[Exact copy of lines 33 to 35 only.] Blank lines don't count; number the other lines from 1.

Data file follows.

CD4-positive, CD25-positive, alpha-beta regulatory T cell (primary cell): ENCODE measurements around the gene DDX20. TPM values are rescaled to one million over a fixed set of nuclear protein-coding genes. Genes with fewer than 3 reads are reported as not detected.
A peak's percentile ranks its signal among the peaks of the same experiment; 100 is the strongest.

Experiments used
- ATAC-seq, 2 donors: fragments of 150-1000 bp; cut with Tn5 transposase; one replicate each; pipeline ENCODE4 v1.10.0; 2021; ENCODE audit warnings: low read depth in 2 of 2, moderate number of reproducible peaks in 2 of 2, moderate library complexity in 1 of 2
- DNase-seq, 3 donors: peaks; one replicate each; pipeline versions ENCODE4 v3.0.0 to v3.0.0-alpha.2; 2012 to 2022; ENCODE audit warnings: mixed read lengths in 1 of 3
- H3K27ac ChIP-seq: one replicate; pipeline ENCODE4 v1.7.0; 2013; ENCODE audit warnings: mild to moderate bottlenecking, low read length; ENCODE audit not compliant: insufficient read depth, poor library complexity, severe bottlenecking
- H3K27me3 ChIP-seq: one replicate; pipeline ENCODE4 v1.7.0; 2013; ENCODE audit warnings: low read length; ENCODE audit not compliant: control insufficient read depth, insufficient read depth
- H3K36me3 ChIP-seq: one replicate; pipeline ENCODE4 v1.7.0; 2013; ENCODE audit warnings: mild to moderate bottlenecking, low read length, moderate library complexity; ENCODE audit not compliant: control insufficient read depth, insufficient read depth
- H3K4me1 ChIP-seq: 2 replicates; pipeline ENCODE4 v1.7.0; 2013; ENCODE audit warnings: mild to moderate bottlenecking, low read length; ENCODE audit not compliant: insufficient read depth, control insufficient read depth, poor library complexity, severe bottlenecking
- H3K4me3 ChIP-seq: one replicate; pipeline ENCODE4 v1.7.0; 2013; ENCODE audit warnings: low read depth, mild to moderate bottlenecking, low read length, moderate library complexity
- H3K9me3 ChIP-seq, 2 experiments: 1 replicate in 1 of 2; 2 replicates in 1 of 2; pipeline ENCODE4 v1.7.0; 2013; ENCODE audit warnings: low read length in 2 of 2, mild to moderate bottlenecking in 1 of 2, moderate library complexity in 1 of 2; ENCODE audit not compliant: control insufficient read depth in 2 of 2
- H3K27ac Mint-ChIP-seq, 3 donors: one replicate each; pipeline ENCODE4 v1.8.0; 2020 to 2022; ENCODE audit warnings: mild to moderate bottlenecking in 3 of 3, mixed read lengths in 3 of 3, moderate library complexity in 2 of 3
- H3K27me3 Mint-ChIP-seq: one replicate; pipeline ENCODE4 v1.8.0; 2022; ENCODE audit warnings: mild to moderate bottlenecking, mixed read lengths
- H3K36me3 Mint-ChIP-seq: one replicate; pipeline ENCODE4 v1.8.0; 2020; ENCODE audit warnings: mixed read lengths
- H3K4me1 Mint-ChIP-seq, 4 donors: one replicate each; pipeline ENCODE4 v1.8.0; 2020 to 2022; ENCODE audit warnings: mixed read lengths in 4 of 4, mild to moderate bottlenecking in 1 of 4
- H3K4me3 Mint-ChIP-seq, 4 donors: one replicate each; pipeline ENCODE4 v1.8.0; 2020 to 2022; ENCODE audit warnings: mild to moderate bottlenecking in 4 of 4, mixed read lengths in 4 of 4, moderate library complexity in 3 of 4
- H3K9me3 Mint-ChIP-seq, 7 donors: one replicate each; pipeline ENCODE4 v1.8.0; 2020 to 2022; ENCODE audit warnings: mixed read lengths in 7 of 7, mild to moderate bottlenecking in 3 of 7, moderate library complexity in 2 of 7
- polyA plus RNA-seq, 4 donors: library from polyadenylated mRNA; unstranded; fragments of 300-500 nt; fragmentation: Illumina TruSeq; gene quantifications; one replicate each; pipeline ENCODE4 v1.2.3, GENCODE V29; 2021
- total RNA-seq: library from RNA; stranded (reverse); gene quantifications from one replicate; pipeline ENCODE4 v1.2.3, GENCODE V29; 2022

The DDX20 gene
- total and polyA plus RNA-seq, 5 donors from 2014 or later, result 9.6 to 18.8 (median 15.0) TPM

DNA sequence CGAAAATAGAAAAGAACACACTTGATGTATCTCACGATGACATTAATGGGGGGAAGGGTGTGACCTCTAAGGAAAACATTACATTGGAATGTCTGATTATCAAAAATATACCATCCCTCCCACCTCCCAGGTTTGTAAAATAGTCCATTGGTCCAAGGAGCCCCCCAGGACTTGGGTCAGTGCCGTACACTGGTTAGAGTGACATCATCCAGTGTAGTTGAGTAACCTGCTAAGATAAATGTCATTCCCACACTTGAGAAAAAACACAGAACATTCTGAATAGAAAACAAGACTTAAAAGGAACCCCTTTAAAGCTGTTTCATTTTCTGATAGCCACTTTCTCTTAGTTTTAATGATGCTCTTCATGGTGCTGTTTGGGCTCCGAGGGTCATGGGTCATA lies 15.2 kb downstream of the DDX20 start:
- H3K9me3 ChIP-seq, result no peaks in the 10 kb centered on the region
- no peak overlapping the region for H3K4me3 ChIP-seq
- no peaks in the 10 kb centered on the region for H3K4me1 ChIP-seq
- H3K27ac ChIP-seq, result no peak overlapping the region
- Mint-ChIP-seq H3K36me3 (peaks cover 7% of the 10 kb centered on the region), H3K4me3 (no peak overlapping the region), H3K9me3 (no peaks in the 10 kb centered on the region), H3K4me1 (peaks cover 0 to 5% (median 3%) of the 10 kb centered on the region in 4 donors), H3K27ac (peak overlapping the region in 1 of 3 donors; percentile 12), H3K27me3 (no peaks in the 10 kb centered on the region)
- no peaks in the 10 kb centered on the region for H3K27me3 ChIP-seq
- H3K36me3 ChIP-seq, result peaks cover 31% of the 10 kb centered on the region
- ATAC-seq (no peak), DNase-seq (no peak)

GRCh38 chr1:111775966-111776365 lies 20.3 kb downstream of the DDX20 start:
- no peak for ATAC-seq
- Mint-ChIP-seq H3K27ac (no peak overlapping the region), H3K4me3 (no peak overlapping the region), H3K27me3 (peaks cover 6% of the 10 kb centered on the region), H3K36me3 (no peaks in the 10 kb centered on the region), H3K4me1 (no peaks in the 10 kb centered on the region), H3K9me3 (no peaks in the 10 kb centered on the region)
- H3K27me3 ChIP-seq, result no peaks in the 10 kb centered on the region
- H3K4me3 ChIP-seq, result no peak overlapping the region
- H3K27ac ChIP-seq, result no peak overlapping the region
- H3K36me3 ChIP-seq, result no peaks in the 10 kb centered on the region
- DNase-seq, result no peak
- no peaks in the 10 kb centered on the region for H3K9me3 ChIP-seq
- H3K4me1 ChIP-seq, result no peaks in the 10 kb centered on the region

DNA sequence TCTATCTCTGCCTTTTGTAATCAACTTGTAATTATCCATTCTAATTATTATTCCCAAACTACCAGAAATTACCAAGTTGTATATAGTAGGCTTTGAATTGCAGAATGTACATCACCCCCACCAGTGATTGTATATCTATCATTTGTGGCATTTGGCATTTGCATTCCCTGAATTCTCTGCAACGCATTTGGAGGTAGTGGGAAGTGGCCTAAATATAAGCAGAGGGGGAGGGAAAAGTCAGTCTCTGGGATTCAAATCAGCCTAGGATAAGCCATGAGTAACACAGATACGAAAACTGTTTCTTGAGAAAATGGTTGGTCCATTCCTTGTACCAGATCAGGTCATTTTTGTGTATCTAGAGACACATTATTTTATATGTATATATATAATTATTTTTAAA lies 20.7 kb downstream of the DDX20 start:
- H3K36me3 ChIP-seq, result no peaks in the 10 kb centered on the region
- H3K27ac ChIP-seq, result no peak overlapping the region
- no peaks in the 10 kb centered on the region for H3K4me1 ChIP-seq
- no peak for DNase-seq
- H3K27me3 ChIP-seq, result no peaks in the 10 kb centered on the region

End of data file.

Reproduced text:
- Mint-ChIP-seq H3K27ac (no peak overlapping the region), H3K4me3 (no peak overlapping the region), H3K27me3 (peaks cover 6% of the 10 kb centered on the region), H3K36me3 (no peaks in the 10 kb centered on the region), H3K4me1 (no peaks in the 10 kb centered on the region), H3K9me3 (no peaks in the 10 kb centered on the region)
- H3K27me3 ChIP-seq, result no peaks in the 10 kb centered on the region
- H3K4me3 ChIP-seq, result no peak overlapping the region